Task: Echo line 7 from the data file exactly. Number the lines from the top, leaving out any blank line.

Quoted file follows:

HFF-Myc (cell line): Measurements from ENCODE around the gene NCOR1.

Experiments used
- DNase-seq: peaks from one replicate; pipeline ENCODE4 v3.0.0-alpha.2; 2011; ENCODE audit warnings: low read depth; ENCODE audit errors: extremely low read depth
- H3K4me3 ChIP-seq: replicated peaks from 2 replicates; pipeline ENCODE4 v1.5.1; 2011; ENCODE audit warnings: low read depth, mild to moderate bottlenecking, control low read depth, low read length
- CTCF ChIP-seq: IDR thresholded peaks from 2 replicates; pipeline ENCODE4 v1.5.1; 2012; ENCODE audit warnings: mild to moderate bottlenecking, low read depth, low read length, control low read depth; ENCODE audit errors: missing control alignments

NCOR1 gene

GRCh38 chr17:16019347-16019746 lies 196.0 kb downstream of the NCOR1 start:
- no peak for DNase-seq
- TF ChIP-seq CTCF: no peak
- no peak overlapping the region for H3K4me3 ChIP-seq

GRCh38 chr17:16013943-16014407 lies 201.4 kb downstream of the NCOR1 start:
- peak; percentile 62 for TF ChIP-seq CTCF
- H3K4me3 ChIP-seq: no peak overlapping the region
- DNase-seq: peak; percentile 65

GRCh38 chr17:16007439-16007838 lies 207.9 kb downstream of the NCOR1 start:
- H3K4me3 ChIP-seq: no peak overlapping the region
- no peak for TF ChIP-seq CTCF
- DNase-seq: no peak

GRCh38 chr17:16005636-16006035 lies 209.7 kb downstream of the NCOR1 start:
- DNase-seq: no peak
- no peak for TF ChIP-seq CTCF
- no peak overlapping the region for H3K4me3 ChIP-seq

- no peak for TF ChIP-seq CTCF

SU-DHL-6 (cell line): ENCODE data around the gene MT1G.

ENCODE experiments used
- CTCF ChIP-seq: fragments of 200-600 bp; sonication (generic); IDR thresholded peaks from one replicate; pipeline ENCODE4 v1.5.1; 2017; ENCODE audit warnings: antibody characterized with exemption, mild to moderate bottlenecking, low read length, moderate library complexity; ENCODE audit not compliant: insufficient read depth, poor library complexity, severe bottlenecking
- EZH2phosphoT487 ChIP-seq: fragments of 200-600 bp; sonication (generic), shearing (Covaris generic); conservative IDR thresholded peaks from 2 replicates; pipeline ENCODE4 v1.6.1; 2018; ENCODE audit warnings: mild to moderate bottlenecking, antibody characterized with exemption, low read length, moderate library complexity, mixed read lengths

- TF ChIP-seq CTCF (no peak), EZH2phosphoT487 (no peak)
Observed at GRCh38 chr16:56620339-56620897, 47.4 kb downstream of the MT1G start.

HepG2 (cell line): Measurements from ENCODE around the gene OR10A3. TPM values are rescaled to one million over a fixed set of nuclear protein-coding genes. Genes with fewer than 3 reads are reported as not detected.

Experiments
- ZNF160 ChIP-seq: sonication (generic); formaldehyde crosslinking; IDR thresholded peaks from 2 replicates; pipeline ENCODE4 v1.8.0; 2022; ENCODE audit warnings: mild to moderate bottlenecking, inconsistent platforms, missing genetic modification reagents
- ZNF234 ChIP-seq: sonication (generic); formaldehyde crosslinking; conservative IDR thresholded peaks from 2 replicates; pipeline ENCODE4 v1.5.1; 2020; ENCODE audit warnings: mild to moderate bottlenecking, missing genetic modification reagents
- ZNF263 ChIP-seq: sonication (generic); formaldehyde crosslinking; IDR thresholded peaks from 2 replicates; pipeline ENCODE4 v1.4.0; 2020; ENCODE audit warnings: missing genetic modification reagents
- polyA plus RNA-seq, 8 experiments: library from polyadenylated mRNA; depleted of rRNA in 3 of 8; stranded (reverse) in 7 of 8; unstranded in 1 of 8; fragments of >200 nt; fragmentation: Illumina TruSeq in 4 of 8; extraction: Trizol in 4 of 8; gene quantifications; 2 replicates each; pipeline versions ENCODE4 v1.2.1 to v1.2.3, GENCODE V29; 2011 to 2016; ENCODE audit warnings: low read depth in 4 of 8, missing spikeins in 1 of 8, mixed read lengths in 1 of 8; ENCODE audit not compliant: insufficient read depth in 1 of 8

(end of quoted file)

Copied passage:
GRCh38 chr17:16019347-16019746 lies 196.0 kb downstream of the NCOR1 start: